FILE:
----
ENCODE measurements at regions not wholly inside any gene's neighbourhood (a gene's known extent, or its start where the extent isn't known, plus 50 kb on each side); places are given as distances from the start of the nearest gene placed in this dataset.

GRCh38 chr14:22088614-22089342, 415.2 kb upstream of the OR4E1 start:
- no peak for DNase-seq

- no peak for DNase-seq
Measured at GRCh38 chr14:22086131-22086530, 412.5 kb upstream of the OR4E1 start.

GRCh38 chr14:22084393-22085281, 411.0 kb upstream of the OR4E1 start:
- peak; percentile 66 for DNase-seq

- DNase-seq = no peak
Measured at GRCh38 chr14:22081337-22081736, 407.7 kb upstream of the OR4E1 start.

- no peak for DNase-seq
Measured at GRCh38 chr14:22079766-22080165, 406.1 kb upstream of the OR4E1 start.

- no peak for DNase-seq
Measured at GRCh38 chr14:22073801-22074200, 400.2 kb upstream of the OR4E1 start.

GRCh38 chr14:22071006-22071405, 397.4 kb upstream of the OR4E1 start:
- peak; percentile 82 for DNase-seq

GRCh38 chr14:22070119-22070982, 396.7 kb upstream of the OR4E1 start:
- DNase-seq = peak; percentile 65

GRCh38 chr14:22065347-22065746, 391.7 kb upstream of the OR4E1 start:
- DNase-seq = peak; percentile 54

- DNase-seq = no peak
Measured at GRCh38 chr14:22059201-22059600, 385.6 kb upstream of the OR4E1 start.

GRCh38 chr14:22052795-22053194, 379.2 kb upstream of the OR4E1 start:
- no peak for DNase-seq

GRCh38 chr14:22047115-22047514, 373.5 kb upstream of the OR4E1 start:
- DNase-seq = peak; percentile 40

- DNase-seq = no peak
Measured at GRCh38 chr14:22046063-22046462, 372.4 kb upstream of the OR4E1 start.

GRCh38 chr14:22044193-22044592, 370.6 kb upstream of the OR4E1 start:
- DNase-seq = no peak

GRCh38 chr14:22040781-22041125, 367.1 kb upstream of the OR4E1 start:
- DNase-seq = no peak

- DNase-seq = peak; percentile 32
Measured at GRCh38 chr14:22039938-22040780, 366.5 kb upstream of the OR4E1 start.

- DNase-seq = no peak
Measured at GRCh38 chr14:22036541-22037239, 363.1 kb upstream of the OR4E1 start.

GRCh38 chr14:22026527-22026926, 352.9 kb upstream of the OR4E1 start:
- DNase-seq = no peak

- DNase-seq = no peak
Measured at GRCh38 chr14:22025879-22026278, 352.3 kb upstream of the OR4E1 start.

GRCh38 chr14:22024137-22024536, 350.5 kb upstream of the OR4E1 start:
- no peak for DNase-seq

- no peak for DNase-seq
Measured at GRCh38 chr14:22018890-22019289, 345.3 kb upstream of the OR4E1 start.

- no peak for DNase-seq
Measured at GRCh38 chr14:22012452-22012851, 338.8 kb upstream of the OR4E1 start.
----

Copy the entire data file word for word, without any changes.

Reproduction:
ENCODE measurements at regions not wholly inside any gene's neighbourhood (a gene's known extent, or its start where the extent isn't known, plus 50 kb on each side); places are given as distances from the start of the nearest gene placed in this dataset.

GRCh38 chr14:22088614-22089342, 415.2 kb upstream of the OR4E1 start:
- no peak for DNase-seq

- no peak for DNase-seq
Measured at GRCh38 chr14:22086131-22086530, 412.5 kb upstream of the OR4E1 start.

GRCh38 chr14:22084393-22085281, 411.0 kb upstream of the OR4E1 start:
- peak; percentile 66 for DNase-seq

- DNase-seq = no peak
Measured at GRCh38 chr14:22081337-22081736, 407.7 kb upstream of the OR4E1 start.

- no peak for DNase-seq
Measured at GRCh38 chr14:22079766-22080165, 406.1 kb upstream of the OR4E1 start.

- no peak for DNase-seq
Measured at GRCh38 chr14:22073801-22074200, 400.2 kb upstream of the OR4E1 start.

GRCh38 chr14:22071006-22071405, 397.4 kb upstream of the OR4E1 start:
- peak; percentile 82 for DNase-seq

GRCh38 chr14:22070119-22070982, 396.7 kb upstream of the OR4E1 start:
- DNase-seq = peak; percentile 65

GRCh38 chr14:22065347-22065746, 391.7 kb upstream of the OR4E1 start:
- DNase-seq = peak; percentile 54

- DNase-seq = no peak
Measured at GRCh38 chr14:22059201-22059600, 385.6 kb upstream of the OR4E1 start.

GRCh38 chr14:22052795-22053194, 379.2 kb upstream of the OR4E1 start:
- no peak for DNase-seq

GRCh38 chr14:22047115-22047514, 373.5 kb upstream of the OR4E1 start:
- DNase-seq = peak; percentile 40

- DNase-seq = no peak
Measured at GRCh38 chr14:22046063-22046462, 372.4 kb upstream of the OR4E1 start.

GRCh38 chr14:22044193-22044592, 370.6 kb upstream of the OR4E1 start:
- DNase-seq = no peak

GRCh38 chr14:22040781-22041125, 367.1 kb upstream of the OR4E1 start:
- DNase-seq = no peak

- DNase-seq = peak; percentile 32
Measured at GRCh38 chr14:22039938-22040780, 366.5 kb upstream of the OR4E1 start.

- DNase-seq = no peak
Measured at GRCh38 chr14:22036541-22037239, 363.1 kb upstream of the OR4E1 start.

GRCh38 chr14:22026527-22026926, 352.9 kb upstream of the OR4E1 start:
- DNase-seq = no peak

- DNase-seq = no peak
Measured at GRCh38 chr14:22025879-22026278, 352.3 kb upstream of the OR4E1 start.

GRCh38 chr14:22024137-22024536, 350.5 kb upstream of the OR4E1 start:
- no peak for DNase-seq

- no peak for DNase-seq
Measured at GRCh38 chr14:22018890-22019289, 345.3 kb upstream of the OR4E1 start.

- no peak for DNase-seq
Measured at GRCh38 chr14:22012452-22012851, 338.8 kb upstream of the OR4E1 start.